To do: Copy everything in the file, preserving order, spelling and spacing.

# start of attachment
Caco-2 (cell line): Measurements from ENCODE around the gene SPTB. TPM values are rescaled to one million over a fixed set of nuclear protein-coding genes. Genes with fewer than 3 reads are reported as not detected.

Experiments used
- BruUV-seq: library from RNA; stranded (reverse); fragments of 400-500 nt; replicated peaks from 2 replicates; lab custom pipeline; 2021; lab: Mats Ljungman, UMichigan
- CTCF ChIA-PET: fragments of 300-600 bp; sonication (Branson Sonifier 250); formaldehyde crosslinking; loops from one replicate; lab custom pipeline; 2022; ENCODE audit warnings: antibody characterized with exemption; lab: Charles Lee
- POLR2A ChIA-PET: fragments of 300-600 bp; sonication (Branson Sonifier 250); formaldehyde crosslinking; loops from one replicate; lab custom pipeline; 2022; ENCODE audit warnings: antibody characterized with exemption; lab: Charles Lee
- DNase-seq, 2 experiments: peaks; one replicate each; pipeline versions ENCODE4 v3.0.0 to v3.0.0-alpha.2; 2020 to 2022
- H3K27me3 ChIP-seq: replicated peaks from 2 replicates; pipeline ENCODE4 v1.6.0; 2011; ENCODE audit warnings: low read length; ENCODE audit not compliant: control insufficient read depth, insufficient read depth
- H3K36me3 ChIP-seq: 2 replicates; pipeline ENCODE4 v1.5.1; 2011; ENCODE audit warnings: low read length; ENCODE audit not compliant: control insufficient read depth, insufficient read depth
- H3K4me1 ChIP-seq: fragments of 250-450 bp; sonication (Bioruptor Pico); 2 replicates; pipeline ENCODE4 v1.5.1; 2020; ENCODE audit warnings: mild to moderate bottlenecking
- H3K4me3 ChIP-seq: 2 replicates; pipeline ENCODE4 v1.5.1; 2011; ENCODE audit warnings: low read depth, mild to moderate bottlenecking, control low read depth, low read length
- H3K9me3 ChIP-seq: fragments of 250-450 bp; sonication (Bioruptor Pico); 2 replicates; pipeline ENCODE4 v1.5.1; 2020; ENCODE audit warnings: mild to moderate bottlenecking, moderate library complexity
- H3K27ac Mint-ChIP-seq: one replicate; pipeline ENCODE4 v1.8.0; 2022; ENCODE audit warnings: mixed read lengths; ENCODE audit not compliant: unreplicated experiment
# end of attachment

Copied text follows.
Caco-2 (cell line): Measurements from ENCODE around the gene SPTB. TPM values are rescaled to one million over a fixed set of nuclear protein-coding genes. Genes with fewer than 3 reads are reported as not detected.

Experiments used
- BruUV-seq: library from RNA; stranded (reverse); fragments of 400-500 nt; replicated peaks from 2 replicates; lab custom pipeline; 2021; lab: Mats Ljungman, UMichigan
- CTCF ChIA-PET: fragments of 300-600 bp; sonication (Branson Sonifier 250); formaldehyde crosslinking; loops from one replicate; lab custom pipeline; 2022; ENCODE audit warnings: antibody characterized with exemption; lab: Charles Lee
- POLR2A ChIA-PET: fragments of 300-600 bp; sonication (Branson Sonifier 250); formaldehyde crosslinking; loops from one replicate; lab custom pipeline; 2022; ENCODE audit warnings: antibody characterized with exemption; lab: Charles Lee
- DNase-seq, 2 experiments: peaks; one replicate each; pipeline versions ENCODE4 v3.0.0 to v3.0.0-alpha.2; 2020 to 2022
- H3K27me3 ChIP-seq: replicated peaks from 2 replicates; pipeline ENCODE4 v1.6.0; 2011; ENCODE audit warnings: low read length; ENCODE audit not compliant: control insufficient read depth, insufficient read depth
- H3K36me3 ChIP-seq: 2 replicates; pipeline ENCODE4 v1.5.1; 2011; ENCODE audit warnings: low read length; ENCODE audit not compliant: control insufficient read depth, insufficient read depth
- H3K4me1 ChIP-seq: fragments of 250-450 bp; sonication (Bioruptor Pico); 2 replicates; pipeline ENCODE4 v1.5.1; 2020; ENCODE audit warnings: mild to moderate bottlenecking
- H3K4me3 ChIP-seq: 2 replicates; pipeline ENCODE4 v1.5.1; 2011; ENCODE audit warnings: low read depth, mild to moderate bottlenecking, control low read depth, low read length
- H3K9me3 ChIP-seq: fragments of 250-450 bp; sonication (Bioruptor Pico); 2 replicates; pipeline ENCODE4 v1.5.1; 2020; ENCODE audit warnings: mild to moderate bottlenecking, moderate library complexity
- H3K27ac Mint-ChIP-seq: one replicate; pipeline ENCODE4 v1.8.0; 2022; ENCODE audit warnings: mixed read lengths; ENCODE audit not compliant: unreplicated experiment